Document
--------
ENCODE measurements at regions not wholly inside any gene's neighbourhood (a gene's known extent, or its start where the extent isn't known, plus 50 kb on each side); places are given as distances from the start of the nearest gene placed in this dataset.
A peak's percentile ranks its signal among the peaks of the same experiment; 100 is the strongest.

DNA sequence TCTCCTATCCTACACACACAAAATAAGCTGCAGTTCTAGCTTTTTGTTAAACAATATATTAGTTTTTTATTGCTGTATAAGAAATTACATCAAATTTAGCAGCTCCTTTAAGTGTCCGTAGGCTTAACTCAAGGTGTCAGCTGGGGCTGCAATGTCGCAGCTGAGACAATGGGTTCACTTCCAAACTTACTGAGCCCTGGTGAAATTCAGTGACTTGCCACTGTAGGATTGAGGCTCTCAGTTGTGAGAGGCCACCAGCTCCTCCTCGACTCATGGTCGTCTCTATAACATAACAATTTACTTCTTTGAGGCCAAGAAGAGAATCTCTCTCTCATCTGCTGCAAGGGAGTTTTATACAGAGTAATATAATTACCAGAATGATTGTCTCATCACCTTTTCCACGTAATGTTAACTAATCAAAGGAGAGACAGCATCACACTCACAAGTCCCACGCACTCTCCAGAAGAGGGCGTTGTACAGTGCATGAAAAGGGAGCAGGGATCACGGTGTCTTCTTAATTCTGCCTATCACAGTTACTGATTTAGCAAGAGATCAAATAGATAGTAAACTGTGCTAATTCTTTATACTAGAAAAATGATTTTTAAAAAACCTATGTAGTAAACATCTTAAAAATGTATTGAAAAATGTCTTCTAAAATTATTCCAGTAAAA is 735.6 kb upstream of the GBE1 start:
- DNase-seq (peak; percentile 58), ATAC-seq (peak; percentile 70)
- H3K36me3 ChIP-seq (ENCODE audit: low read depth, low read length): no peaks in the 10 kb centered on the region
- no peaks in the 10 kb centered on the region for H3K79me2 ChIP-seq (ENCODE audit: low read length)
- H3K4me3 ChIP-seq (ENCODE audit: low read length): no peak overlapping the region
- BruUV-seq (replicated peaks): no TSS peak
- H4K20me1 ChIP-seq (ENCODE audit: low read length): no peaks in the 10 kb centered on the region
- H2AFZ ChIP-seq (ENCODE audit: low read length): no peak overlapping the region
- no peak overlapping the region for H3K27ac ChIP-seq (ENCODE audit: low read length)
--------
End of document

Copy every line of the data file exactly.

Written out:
ENCODE measurements at regions not wholly inside any gene's neighbourhood (a gene's known extent, or its start where the extent isn't known, plus 50 kb on each side); places are given as distances from the start of the nearest gene placed in this dataset.
A peak's percentile ranks its signal among the peaks of the same experiment; 100 is the strongest.

DNA sequence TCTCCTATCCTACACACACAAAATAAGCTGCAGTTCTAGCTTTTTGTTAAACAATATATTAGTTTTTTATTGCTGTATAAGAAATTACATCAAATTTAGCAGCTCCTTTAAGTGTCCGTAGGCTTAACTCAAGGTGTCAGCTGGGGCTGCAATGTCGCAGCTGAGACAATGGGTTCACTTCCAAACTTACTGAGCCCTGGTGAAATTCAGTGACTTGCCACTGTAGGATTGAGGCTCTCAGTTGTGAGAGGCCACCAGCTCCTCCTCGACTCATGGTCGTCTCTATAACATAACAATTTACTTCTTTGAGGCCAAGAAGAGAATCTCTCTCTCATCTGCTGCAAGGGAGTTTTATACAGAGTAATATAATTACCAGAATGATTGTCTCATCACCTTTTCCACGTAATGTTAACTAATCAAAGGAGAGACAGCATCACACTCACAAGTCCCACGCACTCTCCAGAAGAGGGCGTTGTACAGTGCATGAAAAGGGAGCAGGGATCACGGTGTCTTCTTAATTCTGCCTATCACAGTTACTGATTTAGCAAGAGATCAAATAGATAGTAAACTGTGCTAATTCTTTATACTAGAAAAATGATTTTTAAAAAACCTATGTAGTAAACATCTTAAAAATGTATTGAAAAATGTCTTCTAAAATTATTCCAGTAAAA is 735.6 kb upstream of the GBE1 start:
- DNase-seq (peak; percentile 58), ATAC-seq (peak; percentile 70)
- H3K36me3 ChIP-seq (ENCODE audit: low read depth, low read length): no peaks in the 10 kb centered on the region
- no peaks in the 10 kb centered on the region for H3K79me2 ChIP-seq (ENCODE audit: low read length)
- H3K4me3 ChIP-seq (ENCODE audit: low read length): no peak overlapping the region
- BruUV-seq (replicated peaks): no TSS peak
- H4K20me1 ChIP-seq (ENCODE audit: low read length): no peaks in the 10 kb centered on the region
- H2AFZ ChIP-seq (ENCODE audit: low read length): no peak overlapping the region
- no peak overlapping the region for H3K27ac ChIP-seq (ENCODE audit: low read length)